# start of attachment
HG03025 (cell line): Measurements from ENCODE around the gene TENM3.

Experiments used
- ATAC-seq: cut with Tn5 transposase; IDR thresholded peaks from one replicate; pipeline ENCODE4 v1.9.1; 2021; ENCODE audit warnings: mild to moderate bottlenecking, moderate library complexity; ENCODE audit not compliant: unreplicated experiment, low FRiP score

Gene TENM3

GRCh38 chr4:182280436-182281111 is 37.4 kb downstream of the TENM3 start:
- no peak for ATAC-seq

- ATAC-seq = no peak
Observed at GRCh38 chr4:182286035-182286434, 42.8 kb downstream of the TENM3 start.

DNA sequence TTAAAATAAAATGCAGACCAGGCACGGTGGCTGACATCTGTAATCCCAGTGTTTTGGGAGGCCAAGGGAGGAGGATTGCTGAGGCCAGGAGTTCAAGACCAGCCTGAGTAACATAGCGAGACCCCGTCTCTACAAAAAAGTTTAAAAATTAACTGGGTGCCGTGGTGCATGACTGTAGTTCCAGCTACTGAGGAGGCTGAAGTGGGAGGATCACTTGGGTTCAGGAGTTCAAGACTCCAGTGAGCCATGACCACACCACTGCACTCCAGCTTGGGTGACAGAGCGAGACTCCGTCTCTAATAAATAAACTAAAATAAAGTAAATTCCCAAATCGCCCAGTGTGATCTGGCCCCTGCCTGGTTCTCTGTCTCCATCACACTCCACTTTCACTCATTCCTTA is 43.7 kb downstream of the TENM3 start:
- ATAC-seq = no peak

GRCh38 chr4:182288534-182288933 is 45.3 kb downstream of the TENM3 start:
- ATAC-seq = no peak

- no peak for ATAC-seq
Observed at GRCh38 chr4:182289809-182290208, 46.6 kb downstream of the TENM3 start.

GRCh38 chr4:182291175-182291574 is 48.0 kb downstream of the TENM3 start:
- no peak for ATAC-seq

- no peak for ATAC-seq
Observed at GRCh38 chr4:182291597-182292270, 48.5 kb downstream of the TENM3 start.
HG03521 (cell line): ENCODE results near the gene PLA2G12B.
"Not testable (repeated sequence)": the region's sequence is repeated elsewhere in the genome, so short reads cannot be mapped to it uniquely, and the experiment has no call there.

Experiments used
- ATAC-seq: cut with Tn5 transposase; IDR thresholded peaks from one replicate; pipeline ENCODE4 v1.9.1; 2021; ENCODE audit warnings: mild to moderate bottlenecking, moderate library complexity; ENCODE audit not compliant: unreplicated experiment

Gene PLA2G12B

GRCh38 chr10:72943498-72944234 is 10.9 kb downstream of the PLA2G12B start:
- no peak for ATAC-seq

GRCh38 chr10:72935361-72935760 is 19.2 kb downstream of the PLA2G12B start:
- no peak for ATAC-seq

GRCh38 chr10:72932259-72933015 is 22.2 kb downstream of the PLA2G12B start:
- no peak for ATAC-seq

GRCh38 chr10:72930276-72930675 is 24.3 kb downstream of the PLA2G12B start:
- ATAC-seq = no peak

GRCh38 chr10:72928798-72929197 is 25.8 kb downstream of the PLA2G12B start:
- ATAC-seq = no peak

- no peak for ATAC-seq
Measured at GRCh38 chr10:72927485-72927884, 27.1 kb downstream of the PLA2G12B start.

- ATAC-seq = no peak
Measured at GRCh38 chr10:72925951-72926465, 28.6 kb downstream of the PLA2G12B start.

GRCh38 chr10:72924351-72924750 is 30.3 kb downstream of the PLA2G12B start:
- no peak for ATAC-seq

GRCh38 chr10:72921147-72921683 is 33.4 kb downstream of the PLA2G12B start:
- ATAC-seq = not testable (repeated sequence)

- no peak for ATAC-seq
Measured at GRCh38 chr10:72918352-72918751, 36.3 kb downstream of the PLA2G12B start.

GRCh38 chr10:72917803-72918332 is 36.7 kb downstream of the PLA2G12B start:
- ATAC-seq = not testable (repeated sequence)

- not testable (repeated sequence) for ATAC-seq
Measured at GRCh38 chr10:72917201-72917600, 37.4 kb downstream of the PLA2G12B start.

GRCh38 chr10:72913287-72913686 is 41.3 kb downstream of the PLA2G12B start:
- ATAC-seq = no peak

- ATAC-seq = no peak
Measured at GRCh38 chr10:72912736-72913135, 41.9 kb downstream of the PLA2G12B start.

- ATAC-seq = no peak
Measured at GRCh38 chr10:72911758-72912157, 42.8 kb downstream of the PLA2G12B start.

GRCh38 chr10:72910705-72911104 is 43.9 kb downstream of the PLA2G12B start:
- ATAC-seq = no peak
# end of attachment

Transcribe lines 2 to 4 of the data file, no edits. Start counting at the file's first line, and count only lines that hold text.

Experiments used
- ATAC-seq: cut with Tn5 transposase; IDR thresholded peaks from one replicate; pipeline ENCODE4 v1.9.1; 2021; ENCODE audit warnings: mild to moderate bottlenecking, moderate library complexity; ENCODE audit not compliant: unreplicated experiment, low FRiP score

Gene TENM3